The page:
Gut Bacteria May Play A Role In Heart Health, Study Finds

12/09/2015 2:11 PM AEST | Updated 15/07/2016 12:51 PM AEST
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Fermented foods and probiotic drinks may be the latest fad in hipster health, but a new study published in the American Heart Association journal Circulation Research, has found bacteria living in the gut may impact your weight, fat and good cholesterol levels -- all factors which affect the health of your heart.

This research couldn’t come soon enough as one Australian dies every 12 minutes from the largely preventable cardiovascular disease.

Researchers from the University Medical Center Groningen in the Netherlands used ‘next generation’ deep sequencing technology to study the association between gut microbes and blood lipid levels.

"Our study provides new evidence that microbes in the gut are strongly linked to the blood level of HDL (good cholesterol) and triglycerides and may be added as a new risk factor for abnormal blood lipids, in addition to age, gender, BMI and genetics," said Jingyuan Fu, PhD, study lead author and associate professor of genetics at Groningen.

The study also found that 34 unique types of bacteria contributed to differences in bodyfat percentage and blood lipids such as triglyceride, as well as a good cholesterol known as high-density lipoprotein or HDL.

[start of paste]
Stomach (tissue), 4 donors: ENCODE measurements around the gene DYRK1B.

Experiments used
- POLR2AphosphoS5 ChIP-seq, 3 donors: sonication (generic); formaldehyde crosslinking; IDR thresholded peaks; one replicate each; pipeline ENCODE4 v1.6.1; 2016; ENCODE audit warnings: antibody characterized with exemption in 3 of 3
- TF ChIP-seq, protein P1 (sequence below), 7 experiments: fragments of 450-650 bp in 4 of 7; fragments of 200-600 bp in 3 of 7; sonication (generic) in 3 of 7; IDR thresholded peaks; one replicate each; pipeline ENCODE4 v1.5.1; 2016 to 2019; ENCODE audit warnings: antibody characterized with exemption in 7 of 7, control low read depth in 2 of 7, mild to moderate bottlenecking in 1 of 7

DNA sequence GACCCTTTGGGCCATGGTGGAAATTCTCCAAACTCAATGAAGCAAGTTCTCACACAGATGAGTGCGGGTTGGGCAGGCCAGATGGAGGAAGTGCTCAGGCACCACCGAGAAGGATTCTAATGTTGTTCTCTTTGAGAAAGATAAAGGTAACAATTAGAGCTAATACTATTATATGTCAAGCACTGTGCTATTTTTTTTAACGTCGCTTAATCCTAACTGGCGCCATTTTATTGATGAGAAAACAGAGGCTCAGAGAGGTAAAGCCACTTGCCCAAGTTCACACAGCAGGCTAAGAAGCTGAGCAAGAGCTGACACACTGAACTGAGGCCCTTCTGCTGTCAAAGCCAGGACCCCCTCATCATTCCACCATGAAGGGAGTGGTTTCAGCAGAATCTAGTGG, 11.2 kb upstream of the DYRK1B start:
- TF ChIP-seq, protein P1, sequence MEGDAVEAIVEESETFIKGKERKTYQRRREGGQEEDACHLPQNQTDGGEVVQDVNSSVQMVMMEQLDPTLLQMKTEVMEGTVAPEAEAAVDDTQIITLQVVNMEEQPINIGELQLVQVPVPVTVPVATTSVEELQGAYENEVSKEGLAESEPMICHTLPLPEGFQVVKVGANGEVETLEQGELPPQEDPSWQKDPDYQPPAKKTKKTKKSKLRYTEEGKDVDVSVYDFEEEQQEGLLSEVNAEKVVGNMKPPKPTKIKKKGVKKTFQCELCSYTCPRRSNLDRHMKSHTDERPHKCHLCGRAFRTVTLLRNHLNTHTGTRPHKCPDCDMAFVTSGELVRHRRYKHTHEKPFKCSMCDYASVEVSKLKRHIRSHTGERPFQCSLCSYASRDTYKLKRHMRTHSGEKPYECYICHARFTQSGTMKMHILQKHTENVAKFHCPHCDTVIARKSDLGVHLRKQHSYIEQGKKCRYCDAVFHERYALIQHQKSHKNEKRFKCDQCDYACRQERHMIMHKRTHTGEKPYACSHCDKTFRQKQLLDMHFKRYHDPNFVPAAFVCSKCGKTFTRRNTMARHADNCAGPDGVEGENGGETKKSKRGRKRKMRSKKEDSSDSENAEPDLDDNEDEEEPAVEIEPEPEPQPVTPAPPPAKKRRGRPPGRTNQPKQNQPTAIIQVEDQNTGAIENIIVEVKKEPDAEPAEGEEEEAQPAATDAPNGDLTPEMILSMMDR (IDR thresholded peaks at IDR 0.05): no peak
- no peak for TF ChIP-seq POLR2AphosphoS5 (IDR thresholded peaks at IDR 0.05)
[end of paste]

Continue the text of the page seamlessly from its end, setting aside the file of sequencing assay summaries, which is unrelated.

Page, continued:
So, how can you ensure your gut microbiome is happy?

Nutritionist Dr Joanna McMillan told The Huffington Post Australia that -- you guessed it -- diet and lifestyle are key.

“Fibre is really important. Not just one type, but all three -- insoluble fibre, soluble fibre and resistant starch. So you’re looking at things like whole grains for your insoluble fibre, fresh fruit and veg for soluble fibre and then legumes to get resistant starch,” she said.

Dr McMillan also said keeping active and drinking lots of water was vital to stimulate your gut.

Nutritionist Lyndi Polivnick told HuffPost Australia that your gut health affects not only your heart but all aspects of your health, from anxiety to depression to bowel cancer.

“Taking a probiotic can be really helpful to balance the good and bad bacteria -- you want the good bacteria to be greater than the bad bacteria or you get some issues,” she said.

And you don’t need to take expensive supplements or ferment Kombucha in your kitchen -- a serve of pot set Greek yogurt each day will do the trick!

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